Category: Fiction/WWII – Paperback: 221 pages – Publisher: Penguin Books – Source: My own shelves
First Published: 1942
Another old orange Penguin book on my shelf, this is a book I shuffled closer to the top of my To Be Read pile last year thinking it might make an interesting addition to my century of books challenge…
When World War Two broke out Monica Dickens (who’d already published two books, including one about working in some odd jobs) signed up as a nurse and went to work in a hospital, this book is a non-fiction account of her experiences there. It’s mostly made up of descriptions of other nurses, the routines within the hospital and wards and humour about having to wear cuffs in the hallway and troublesome patients, terrible meals in the refectory, the steady supply of gossip and climbing in windows when out after curfew.
‘It was now that I first sensed the faint antagonism that all Day Sisters have for the night nurses on their ward. There is the suspicion that, behind their back, one will trifle with their beloved machine. Wherever possible, the blame for a mishap is pinned on the night nurses. It is they who have broken that syringe to which no one will confess; they who ate that jelly and stole Sister’s ginger biscuits…’
I actually rather liked it. Dickens has an eye for detail and is good at telling a tale about hiding a broken thermometer or trying to stay awake on night duty, but because she was in Windsor (she changes it’s name to Redwood in the book) not London or somewhere more affected by the war her experiences skate along on a very jolly, largely inconsequential level. There’s one night out that is interrupted by a sudden influx of severe burns cases that come from a factory accident and a couple of German pilots find their way to the ward but mostly she spends her days caring for geriatrics, new mothers and private patients.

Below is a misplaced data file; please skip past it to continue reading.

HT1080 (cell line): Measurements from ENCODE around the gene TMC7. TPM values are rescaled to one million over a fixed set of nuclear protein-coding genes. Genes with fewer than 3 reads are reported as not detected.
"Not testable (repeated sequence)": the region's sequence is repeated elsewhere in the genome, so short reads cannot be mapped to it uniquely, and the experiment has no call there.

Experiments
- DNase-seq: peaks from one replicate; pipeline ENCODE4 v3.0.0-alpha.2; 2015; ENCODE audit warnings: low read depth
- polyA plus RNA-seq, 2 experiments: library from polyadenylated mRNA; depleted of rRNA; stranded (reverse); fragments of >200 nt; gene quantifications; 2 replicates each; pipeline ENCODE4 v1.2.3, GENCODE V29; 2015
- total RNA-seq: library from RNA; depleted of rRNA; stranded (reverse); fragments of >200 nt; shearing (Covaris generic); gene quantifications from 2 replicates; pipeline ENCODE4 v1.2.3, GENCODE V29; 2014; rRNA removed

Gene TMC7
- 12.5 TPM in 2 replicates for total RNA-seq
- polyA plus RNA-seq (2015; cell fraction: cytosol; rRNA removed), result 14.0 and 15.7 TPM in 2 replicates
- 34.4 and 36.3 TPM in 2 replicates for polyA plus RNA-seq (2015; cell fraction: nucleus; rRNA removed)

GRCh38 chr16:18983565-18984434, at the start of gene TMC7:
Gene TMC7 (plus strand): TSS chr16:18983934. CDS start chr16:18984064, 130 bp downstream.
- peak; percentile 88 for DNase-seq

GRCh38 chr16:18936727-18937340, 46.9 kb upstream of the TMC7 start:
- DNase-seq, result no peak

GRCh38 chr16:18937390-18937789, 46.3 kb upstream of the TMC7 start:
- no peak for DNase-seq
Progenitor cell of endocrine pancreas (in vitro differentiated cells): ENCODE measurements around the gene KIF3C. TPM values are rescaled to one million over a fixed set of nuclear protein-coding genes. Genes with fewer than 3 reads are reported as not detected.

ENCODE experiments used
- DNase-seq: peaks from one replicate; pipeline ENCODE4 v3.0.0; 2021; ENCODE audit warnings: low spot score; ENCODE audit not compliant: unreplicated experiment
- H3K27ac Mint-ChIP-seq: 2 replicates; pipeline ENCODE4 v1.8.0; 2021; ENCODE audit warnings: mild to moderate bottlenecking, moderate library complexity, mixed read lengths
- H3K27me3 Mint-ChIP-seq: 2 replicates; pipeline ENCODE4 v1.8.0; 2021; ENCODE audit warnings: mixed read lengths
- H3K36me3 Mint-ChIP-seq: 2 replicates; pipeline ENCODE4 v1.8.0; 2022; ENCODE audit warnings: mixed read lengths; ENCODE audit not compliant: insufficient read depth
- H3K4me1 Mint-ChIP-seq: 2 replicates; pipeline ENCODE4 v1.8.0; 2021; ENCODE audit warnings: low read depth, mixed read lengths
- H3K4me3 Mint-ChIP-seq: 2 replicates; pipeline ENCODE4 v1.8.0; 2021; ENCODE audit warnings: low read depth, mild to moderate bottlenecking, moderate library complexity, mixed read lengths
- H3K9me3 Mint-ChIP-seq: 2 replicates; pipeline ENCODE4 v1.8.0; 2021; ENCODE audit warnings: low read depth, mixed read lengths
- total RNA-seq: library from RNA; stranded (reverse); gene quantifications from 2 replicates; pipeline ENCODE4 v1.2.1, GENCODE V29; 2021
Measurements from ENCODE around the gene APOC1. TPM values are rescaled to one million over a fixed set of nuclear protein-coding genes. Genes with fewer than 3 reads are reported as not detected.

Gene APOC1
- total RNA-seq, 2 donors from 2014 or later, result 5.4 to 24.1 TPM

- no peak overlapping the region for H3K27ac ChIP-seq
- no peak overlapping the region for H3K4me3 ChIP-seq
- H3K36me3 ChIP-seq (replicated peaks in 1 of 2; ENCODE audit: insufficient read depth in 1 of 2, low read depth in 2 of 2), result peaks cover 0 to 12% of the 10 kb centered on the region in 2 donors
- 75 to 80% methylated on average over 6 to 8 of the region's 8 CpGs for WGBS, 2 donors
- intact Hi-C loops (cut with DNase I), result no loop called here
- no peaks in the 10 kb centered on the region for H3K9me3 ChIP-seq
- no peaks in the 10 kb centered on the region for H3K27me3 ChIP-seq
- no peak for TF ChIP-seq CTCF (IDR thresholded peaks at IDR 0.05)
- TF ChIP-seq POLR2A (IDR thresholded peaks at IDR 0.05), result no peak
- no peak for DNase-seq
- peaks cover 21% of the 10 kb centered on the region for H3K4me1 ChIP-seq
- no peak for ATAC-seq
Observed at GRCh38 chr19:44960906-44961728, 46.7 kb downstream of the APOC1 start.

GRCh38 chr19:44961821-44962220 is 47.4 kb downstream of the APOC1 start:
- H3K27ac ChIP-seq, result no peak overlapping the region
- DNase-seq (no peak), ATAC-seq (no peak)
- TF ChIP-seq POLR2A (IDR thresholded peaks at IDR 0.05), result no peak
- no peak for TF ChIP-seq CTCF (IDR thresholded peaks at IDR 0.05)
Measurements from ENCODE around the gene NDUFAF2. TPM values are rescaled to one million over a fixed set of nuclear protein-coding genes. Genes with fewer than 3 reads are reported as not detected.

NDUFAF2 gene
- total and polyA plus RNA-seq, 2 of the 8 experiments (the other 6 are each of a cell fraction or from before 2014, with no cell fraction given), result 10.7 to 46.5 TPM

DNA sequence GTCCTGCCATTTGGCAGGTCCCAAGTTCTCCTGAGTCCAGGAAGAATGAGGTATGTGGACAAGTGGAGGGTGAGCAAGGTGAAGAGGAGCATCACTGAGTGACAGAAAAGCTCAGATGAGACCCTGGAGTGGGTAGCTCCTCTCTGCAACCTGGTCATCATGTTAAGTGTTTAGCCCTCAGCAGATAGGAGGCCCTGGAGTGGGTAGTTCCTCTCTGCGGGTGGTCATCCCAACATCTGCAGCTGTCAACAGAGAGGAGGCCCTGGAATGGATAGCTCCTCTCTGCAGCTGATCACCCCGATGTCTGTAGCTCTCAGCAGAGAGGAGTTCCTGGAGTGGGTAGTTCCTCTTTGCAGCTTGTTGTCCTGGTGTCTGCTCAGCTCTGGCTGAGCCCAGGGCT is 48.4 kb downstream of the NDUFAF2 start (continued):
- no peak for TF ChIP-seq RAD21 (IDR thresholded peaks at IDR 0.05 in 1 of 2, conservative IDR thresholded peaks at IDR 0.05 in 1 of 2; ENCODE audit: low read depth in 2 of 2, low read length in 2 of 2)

Presumably that was exactly what the original audience wanted – the sense that England was going on in true English fashion with babies born every night and brave, funny nurses bending the rules occasionally but caring for their charges when it mattered – but it wasn’t what I was expecting and I was disappointed by it. Entirely my fault of course, I don’t read blurbs much and the combination of the opening page (debating what war work Dickens should sign up for and explaining why she chose nursing) and the publication date led me to assume the war would be a far more prominent feature of the book that it was.
If you’re going to pick this up yourself let it be for the amusement of either Dickens’ tales of getting in trouble or curiosity of what nursing was like in the 1930s and 1940s – her descriptions of making meals on the wards and trying to juggle a thousand and one tasks in the sluice room between patients ringing for help are interesting enough in their own right without any war specific tales. After all, the humour comes from someone as ill-suited to the strict discipline as Dickens clearly was being forced by the war to knuckle down and write short stories at 03:00 in between never-ending rounds.
I wouldn’t have picked this up without the misunderstanding about it being an account of nursing that happens to be from 1942 rather than about a hospital in wartime specifically (nursing tales really aren’t something I’d go for normally) but Dickens’ wry digs at those around her kept me reading and it’s proved to be an interesting introduction to Dickens’ style. She’s a bit of a snob, her snarking can sound a little whiny at times and there’s some casual racism that made me twitch… but on the whole I’m very curious to read more of her work. Perhaps I’ll try one of her novels next.